So just how impactful and helpful might any such evacuation program be?  Is this the best the government can come up with – evacuating as many of us as possible to South Africa?  And, oh yes, South Africa doesn’t want us, no matter how much our government is offering to bribe them ($10 billion a year just to have the contingency open!) for fear that their country would be overrun by white people.  Hmmm – why is it only offensive outrageous racism when white people say that about blacks, but never vice versa?  There are 45 million black/colored South Africans at present – just how many white Americans are too many?

One also wonders, based on the objection of being inundated by too many white folk, whether or not such relocation is being proposed as a temporary or permanent measure.  Still it is nice to think that maybe the government is planning to fly us to some exotic location rather than intern us in a FEMA camp!

Perhaps the most interesting thing in the article is the map image at the top (we have a small size version of it at the top of our article, too).  It is interesting to see how the ash from past eruptions has spread across the country – and when you think that radioactivity would follow a similar dispersion/fallout path (assuming similar release locations, of course) it is clear that it is much better to be west rather than east of any potential events.

Oh – and as for the government being there to save us after a national disaster?  And should you keep your passport current, just in case of a sudden unexpected relocation to some far away foreign country?  Call us cynical if you must, but we think you’d be well advised not to rely on this ‘deus ex machina’ coming along to save you.  Continue to plan and prepare to be self-reliant is by far the wiser choice.

Aug 152013
 
State by state policies on underage drinking (click link for full size map),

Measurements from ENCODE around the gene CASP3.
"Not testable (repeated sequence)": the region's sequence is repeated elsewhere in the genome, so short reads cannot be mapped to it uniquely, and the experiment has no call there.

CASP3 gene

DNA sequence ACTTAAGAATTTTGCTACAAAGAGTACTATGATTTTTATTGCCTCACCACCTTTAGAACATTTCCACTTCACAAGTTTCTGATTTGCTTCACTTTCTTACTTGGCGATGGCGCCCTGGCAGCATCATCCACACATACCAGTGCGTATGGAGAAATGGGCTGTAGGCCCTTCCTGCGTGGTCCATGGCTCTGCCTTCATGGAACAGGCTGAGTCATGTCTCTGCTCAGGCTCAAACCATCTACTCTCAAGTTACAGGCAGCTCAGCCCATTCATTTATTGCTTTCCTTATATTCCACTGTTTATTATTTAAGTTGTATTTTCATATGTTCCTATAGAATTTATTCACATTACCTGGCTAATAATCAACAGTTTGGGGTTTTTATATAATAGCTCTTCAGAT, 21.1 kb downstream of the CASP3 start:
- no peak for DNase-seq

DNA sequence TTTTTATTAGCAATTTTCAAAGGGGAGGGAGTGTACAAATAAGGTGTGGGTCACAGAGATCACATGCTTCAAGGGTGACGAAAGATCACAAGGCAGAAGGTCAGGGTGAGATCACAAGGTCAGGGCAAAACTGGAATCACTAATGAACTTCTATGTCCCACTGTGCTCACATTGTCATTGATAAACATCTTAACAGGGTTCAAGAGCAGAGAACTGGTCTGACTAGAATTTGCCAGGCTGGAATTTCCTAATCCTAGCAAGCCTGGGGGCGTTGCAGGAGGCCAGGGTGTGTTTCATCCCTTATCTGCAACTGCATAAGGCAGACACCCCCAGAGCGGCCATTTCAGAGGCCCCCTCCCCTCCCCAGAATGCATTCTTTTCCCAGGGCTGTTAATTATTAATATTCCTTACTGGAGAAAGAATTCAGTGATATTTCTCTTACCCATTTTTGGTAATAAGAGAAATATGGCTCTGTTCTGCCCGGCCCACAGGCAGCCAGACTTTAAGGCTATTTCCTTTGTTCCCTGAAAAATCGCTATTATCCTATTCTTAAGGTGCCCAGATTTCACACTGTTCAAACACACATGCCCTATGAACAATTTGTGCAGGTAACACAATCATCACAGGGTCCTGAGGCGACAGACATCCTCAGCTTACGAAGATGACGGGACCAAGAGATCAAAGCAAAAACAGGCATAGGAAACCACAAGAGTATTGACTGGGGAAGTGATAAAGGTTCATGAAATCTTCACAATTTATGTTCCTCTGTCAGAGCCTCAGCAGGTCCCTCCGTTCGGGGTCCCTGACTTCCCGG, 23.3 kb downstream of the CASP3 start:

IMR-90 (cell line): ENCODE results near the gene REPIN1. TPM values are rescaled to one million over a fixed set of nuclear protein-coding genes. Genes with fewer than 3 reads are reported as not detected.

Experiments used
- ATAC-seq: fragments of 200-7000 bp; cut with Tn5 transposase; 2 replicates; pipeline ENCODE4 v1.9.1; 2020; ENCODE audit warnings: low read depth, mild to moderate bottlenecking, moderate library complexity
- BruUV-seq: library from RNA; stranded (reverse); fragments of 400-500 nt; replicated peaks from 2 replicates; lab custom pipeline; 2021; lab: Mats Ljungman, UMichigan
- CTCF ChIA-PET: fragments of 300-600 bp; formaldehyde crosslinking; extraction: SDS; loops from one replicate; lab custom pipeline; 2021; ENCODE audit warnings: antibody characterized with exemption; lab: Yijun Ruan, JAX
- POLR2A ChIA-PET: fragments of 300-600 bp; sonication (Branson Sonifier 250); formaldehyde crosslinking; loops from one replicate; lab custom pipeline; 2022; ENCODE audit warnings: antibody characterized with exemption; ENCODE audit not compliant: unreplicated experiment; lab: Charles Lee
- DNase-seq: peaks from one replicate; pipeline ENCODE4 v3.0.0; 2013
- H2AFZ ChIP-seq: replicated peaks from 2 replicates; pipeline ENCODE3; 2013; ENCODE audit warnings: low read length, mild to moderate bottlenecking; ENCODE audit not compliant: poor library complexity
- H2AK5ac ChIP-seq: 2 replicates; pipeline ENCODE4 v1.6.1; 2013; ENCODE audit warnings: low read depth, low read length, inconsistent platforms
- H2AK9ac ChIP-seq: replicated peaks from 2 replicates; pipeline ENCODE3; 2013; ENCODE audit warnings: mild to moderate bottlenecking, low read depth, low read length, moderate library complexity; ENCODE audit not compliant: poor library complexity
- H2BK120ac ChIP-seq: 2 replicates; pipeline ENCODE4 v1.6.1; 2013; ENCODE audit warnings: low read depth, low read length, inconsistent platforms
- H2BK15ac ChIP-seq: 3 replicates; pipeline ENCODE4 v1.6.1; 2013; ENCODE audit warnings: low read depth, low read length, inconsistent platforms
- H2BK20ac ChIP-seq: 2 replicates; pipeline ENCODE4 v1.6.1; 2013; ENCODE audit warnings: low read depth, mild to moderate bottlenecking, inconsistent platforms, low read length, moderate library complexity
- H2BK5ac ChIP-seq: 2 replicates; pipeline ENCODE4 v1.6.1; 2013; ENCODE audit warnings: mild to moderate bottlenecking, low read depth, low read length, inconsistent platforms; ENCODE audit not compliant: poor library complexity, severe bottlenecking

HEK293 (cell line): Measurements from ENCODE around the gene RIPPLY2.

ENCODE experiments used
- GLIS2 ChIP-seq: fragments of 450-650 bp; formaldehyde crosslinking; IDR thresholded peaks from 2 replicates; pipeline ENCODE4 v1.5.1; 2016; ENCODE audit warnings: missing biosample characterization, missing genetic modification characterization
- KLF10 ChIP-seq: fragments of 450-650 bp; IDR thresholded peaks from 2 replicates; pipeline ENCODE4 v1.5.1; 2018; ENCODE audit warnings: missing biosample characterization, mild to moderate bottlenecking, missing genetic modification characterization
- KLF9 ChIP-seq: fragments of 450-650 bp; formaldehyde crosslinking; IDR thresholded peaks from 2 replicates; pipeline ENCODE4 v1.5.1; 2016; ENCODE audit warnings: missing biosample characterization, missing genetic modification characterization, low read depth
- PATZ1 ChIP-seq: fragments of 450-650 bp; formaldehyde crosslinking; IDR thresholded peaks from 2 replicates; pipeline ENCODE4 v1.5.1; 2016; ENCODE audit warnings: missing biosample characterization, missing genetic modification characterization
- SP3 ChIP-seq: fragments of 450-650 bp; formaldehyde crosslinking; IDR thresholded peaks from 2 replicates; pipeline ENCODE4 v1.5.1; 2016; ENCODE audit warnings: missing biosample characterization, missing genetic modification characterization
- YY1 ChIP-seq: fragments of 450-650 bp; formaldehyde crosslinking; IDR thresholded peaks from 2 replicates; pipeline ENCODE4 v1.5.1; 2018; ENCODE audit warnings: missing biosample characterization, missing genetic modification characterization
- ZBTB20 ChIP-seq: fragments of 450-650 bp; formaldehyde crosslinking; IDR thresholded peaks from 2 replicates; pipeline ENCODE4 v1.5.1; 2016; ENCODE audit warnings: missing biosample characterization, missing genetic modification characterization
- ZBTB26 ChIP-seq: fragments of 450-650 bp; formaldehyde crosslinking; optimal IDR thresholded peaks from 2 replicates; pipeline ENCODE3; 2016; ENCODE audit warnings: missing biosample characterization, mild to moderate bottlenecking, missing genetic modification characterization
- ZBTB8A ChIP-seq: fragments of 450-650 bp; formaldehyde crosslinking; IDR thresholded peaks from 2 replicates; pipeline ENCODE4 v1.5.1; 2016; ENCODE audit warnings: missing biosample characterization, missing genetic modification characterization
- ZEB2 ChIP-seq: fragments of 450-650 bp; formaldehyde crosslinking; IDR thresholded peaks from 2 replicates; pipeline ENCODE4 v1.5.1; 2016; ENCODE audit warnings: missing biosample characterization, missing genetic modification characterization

State by state policies on underage drinking (click link for full size map),

Maybe you enjoy the occasional drink, and maybe you’re a teetotaler.  Either way, you might agree that a state’s policies towards drinking provides another insight into its general moral and interventionist approach to how the state feels it should regulate the lives of its citizens.

Perhaps the point that we are most sensitive to is whether the state feels it should reach into a person’s private house, family customs and religious practices and forbid any underage drinking, even as part of normal family life or religious ceremonies.  The assumption that the state knows better than parents about what is best for a child is an aggressive assumption at the best of times, and while there are occasionally tragic and egregious examples of how some parents show they don’t do a good job of caring for their children, there are also statutes to cover such practices.

A ‘lowest common denominator’ imposition on a total blanket ban on any type of drinking for people under the age of 21 seems regrettable, and we’re not even going to start along the lines of ‘you can vote, you can drive, you can serve in the armed services, you can marry, but you can’t have a drink at your own wedding’, although we’re very sympathetic to the comment.

Suffice it to say that blanket bans on alcohol consumption because a very small minority abuse alcohol makes no more sense than blanket bans on firearms for similar reasons.

Let’s look at what restrictions states pose on so-called ‘under age’ drinking and on alcohol related issues in general.  But first, a bit of history is in order.

The History of US Drinking Age Laws

With the repeal of prohibition in 1933, states were allowed to set their own alcohol laws.  Most states set 21 as the minimum age to drink in public.

In 1971, the 26th Amendment lowered the voting age to 18, and at that point, 30 states lowered their minimum drinking age – perhaps to 18, or in some cases to 19 or 20.  By 1982, that number had grown to 46 states allowing a lower than 21 minimum drinking age.

But in 1984 the National Minimum Drinking Age Act gave a backdoor ability back to the federal government to regulate a national minimum drinking age.  Although not empowered to set a national drinking age, and in an attempt to avoid violating the 10th Amendment (reserving such powers to the states themselves), the federal government said ‘You are free to set any age you like, but, oh, by the way, if you don’t set the age to 21, we’ll reduce the amount of federal highway funds we give to you by 10%’.